Table 1.

Biochemical Characteristics of Clinically Manifest AIP

Enzyme DefectEnzyme ActivityErythrocytesUrineStoolPlasma
Hydroxymethylbilane synthase (HMBS) (EC 2.5.1.61)HMBS ~50% of normal 1, 2Erythrocyte porphyrins: normalPBG 3 and ALA 4: increased
Porphyrins: increased 5
Total porphyrin: normal or small increase 6 Coproporphyrin isomer III/I ratio: normal 7Plasma porphyrins: increased fluorescence emission peak ~619 nm 8
1.

Activity is decreased in all tissues, except in the 3% of individuals with the non-erythroid variant of AIP in which erythrocyte HMBS activity is normal.

2.

Measurement of erythrocyte HMBS activity is not required for the diagnosis of an acute attack of AIP. Mean erythrocyte HMBS activity is 50% of normal but overlap between AIP and reference ranges diminishes its sensitivity and specificity as a diagnostic test for AIP, even when persons with the non-erythroid variant are excluded [Kauppinen & Fraunberg 2002].

3.

PBG (porphobilinogen) is increased more than ALA (5-aminolevulinic acid). A normal PBG concentration in a symptomatic individual excludes the diagnosis of AIP. PBG concentrations decrease during remission but may remain increased for months or years.

4.

ALA is often measured with PBG by specialist laboratories but does not appear to provide any significant additional diagnostic information in uncomplicated AIP (see Differential Diagnosis).

5.

Increase mainly indicates in vitro condensation of PBG to uroporphyrins. Total urinary porphyrin, but not PBG, concentration may be increased in various disorders, including alcohol abuse and liver disease [Badminton et al 2012].

6.

The increase may be large if an analytic method that includes ether-insoluble porphyrins, e.g., uroporphyrin, is used [Rossi 1999].

7.

Excludes hereditary coproporphyria (see Differential Diagnosis)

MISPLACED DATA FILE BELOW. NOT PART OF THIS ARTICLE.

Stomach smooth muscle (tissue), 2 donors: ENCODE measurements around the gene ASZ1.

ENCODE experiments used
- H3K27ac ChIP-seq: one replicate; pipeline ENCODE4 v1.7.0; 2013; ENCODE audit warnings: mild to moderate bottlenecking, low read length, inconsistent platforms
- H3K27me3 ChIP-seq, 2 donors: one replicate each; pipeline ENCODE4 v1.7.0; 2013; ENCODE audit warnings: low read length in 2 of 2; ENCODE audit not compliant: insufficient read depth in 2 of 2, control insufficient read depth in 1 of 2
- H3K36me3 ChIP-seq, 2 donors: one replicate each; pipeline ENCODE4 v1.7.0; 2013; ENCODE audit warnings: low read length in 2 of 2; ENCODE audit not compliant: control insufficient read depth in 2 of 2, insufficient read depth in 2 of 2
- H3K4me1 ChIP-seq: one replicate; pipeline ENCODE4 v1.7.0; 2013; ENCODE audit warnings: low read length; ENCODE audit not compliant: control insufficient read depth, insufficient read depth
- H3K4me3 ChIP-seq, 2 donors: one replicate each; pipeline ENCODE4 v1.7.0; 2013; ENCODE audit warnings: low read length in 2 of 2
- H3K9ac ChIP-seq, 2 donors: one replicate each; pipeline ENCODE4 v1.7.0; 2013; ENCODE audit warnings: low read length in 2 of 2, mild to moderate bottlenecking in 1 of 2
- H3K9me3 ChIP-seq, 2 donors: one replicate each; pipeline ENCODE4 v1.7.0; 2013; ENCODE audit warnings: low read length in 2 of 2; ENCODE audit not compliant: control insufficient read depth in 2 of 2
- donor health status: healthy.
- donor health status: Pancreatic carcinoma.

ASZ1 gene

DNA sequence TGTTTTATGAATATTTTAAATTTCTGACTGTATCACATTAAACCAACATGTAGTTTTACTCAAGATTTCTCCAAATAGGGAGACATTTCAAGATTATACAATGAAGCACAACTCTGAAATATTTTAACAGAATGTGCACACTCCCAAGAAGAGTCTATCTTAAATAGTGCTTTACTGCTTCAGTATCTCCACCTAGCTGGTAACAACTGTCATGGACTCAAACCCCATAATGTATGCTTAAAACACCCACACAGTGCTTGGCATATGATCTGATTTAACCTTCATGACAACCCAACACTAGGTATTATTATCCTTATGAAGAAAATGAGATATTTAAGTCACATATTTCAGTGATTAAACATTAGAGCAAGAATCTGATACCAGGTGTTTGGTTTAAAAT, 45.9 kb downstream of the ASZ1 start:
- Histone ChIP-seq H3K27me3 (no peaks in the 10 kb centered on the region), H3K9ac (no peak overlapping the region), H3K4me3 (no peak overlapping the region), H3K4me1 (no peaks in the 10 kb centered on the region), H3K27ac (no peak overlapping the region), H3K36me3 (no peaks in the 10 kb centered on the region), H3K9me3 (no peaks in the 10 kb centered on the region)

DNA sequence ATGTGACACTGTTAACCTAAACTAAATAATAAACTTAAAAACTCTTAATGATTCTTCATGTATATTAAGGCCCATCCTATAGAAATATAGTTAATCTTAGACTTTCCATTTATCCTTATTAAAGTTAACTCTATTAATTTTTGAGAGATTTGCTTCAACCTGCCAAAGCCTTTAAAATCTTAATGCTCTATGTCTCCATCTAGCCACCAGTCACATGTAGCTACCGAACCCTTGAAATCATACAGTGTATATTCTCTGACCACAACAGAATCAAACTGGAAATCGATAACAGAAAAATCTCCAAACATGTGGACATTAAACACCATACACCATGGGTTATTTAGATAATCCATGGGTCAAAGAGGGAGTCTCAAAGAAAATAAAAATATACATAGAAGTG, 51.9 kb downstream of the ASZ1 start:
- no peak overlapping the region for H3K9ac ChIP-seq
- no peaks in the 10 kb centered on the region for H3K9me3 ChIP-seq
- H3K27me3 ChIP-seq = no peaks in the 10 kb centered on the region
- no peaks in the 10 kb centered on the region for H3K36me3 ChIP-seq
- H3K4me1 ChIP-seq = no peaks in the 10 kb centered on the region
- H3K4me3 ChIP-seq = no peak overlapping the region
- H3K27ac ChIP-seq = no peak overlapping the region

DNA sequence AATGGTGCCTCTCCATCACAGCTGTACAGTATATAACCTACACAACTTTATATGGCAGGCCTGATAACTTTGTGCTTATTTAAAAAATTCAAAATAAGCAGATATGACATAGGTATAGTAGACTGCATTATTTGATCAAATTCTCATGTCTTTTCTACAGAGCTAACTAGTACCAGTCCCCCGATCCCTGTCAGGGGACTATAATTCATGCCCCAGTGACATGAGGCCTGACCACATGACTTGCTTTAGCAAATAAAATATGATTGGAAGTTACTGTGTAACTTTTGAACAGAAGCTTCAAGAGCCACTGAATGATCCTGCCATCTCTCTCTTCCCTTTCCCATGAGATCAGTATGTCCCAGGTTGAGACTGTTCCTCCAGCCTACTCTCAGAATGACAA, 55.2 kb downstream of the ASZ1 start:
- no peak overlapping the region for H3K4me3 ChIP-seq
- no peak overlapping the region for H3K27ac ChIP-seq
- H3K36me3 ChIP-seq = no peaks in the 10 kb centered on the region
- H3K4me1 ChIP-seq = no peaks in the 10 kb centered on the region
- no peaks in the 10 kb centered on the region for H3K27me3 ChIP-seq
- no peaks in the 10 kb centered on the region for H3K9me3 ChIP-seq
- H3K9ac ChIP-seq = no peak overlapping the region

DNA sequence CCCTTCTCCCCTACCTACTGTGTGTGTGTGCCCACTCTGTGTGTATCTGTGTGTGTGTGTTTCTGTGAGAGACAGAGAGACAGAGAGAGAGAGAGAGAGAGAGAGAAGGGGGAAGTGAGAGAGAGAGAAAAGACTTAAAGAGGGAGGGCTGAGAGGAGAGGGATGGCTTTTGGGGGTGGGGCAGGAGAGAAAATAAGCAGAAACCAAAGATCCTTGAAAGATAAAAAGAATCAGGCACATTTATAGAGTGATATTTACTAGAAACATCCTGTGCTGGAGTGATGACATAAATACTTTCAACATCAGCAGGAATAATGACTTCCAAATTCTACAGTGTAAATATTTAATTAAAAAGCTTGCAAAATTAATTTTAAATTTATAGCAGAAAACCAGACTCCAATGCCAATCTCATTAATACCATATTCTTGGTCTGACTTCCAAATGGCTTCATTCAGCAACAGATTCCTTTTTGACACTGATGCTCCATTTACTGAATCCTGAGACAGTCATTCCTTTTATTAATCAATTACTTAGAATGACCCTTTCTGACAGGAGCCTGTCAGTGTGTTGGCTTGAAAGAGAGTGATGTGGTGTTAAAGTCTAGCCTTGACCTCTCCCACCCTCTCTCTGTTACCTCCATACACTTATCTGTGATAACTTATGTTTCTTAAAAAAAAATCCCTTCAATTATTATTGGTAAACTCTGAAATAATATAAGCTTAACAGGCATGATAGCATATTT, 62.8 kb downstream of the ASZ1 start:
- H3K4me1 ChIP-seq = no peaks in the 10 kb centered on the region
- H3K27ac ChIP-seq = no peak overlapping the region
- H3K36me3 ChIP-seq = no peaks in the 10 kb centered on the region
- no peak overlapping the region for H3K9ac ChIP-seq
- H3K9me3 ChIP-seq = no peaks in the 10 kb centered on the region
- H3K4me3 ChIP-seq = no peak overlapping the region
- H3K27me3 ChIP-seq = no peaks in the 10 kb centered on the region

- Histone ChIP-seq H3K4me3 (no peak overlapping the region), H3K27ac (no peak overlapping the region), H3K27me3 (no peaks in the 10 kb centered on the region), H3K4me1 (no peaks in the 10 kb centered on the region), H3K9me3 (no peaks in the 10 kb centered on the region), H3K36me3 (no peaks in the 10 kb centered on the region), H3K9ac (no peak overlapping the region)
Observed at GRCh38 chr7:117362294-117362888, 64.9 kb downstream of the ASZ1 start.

8.

Plasma porphyrin concentration is usually increased during an acute attack. Plasma porphyrin fluorescence emission scanning excludes variegate porphyria if the peak is at less than 622 nm (see Differential Diagnosis).

From: Acute Intermittent Porphyria

Cover of GeneReviews®
GeneReviews® [Internet].
Adam MP, Ardinger HH, Pagon RA, et al., editors.
Seattle (WA): University of Washington, Seattle; 1993-2018.
Copyright © 1993-2018, University of Washington, Seattle. GeneReviews is a registered trademark of the University of Washington, Seattle. All rights reserved.

GeneReviews® chapters are owned by the University of Washington. Permission is hereby granted to reproduce, distribute, and translate copies of content materials for noncommercial research purposes only, provided that (i) credit for source (http://www.genereviews.org/) and copyright (© 1993-2018 University of Washington) are included with each copy; (ii) a link to the original material is provided whenever the material is published elsewhere on the Web; and (iii) reproducers, distributors, and/or translators comply with the GeneReviews® Copyright Notice and Usage Disclaimer. No further modifications are allowed. For clarity, excerpts of GeneReviews chapters for use in lab reports and clinic notes are a permitted use.

For more information, see the GeneReviews® Copyright Notice and Usage Disclaimer.

For questions regarding permissions or whether a specified use is allowed, contact: ude.wu@tssamda.

NCBI Bookshelf. A service of the National Library of Medicine, National Institutes of Health.